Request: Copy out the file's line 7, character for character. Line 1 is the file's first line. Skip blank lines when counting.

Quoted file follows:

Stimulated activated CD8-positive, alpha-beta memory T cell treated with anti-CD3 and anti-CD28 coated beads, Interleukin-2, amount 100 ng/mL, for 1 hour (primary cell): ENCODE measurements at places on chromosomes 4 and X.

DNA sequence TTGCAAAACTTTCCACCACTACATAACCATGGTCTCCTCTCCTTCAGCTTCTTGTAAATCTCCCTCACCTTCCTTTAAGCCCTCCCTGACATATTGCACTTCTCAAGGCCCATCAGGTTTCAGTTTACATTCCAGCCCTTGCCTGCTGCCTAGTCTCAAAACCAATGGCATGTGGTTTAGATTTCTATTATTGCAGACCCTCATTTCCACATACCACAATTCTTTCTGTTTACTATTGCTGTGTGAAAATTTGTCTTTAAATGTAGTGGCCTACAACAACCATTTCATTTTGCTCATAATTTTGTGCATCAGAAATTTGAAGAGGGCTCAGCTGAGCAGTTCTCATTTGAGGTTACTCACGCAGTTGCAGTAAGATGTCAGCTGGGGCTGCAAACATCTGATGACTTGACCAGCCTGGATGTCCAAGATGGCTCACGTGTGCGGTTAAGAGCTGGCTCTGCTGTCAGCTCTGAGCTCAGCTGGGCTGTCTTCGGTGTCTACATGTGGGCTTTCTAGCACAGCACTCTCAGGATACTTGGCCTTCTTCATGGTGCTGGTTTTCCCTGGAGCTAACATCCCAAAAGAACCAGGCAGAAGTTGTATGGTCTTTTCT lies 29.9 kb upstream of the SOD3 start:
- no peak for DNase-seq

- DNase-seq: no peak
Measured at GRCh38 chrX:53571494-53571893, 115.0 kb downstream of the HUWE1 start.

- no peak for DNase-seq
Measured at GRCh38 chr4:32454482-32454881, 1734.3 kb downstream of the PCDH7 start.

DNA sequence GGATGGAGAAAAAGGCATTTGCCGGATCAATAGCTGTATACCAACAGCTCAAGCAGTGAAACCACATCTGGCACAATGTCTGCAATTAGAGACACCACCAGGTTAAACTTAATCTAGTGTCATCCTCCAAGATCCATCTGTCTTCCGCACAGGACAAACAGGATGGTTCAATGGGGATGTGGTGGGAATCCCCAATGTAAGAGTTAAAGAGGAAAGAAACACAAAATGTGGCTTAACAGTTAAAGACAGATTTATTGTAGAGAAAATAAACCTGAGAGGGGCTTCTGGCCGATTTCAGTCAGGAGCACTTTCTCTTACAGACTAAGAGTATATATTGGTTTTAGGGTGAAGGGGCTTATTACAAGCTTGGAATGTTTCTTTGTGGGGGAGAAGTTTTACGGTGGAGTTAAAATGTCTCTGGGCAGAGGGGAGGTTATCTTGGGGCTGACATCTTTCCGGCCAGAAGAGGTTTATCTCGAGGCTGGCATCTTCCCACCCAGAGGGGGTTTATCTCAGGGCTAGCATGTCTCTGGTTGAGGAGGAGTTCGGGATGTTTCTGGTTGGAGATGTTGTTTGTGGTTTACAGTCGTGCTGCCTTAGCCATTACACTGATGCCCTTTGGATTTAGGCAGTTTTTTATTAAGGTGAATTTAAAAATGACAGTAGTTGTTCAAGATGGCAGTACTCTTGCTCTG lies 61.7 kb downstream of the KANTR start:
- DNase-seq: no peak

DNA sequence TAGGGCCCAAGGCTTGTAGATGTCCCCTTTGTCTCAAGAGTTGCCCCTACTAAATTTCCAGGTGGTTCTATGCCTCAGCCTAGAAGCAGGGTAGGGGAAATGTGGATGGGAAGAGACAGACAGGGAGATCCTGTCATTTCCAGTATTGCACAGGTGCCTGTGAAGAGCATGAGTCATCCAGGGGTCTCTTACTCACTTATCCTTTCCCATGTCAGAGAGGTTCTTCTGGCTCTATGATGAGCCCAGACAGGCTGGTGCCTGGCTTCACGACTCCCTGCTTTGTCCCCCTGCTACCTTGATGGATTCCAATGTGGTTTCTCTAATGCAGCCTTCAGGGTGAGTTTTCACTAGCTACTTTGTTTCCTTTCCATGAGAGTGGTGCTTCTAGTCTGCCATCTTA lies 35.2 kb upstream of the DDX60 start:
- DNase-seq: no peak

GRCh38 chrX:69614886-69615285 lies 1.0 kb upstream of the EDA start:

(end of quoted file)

Measured at GRCh38 chr4:32454482-32454881, 1734.3 kb downstream of the PCDH7 start.